OK.  For an interior pro photographer, squeezing out every last bit of shadow area may be important.  But for the non-interior photographer, the difference between a great shot and an average shot isn't going to be if he gets let's say 11 or 12 stops DR rather than 9 or 10 stops.  If the shadow areas go dark a little sooner, no one is going to care.  The great shots will be better lighting overall, content, etc. as long as they're not clipping the highlights.  After all, 12 stops DR is a rather new capability.  How did photographers create all the great shots of the past with films like Velvia with its 5 stops or even even digital cameras before the 750 with much lower DR ranges?  We don't want to substitute technical prowess for aesthetic feeling and content.

E. Dinur

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Re: Optimize In Camera Jpeg White Balance RGB Histogram For Better ETTR.
« Reply #89 on: December 23, 2018, 06:33:27 am »

But it is surely better when the artist has the freedom to decide how much of the DR he wants to use and how much he will relinquish for the sake of aesthetics, rather than have the decision forced on him by the the restraints of inferior tools or less than optimum utilization of better tools.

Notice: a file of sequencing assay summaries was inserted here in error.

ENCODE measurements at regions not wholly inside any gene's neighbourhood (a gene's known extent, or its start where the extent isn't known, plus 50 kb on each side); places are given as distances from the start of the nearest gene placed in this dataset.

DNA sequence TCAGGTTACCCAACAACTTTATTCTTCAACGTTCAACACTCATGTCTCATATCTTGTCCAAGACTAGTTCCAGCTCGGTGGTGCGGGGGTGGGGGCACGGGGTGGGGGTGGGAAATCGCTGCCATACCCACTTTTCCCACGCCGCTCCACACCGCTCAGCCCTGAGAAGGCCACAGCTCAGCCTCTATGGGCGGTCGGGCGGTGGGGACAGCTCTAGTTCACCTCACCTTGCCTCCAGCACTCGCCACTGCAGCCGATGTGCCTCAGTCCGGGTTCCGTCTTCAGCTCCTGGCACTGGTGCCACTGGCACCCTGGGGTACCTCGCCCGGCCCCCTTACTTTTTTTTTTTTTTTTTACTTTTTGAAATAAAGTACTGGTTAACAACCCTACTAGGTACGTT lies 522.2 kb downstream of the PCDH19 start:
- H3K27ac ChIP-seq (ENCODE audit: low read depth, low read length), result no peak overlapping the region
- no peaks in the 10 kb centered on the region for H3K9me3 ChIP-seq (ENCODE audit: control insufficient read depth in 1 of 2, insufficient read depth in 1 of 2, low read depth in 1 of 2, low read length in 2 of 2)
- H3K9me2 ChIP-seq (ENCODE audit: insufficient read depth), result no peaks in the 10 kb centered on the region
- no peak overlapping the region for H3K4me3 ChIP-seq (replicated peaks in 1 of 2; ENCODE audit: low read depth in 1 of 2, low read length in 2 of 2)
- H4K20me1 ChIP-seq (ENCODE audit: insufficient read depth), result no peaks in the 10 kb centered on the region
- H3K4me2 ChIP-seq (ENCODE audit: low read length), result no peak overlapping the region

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digitaldog

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Re: Optimize In Camera Jpeg White Balance RGB Histogram For Better ETTR.
« Reply #90 on: December 23, 2018, 08:24:24 am »

OK.  For an interior pro photographer, squeezing out every last bit of shadow area may be important.  But for the non-interior photographer, the difference between a great shot and an average shot isn't going to be if he gets let's say 11 or 12 stops DR rather than 9 or 10 stops.  If the shadow areas go dark a little sooner, no one is going to care.  The great shots will be better lighting overall, content, etc. as long as they're not clipping the highlights.  After all, 12 stops DR is a rather new capability.  How did photographers create all the great shots of the past with films like Velvia with its 5 stops or even even digital cameras before the 750 with much lower DR ranges?  We don't want to substitute technical prowess for aesthetic feeling and content.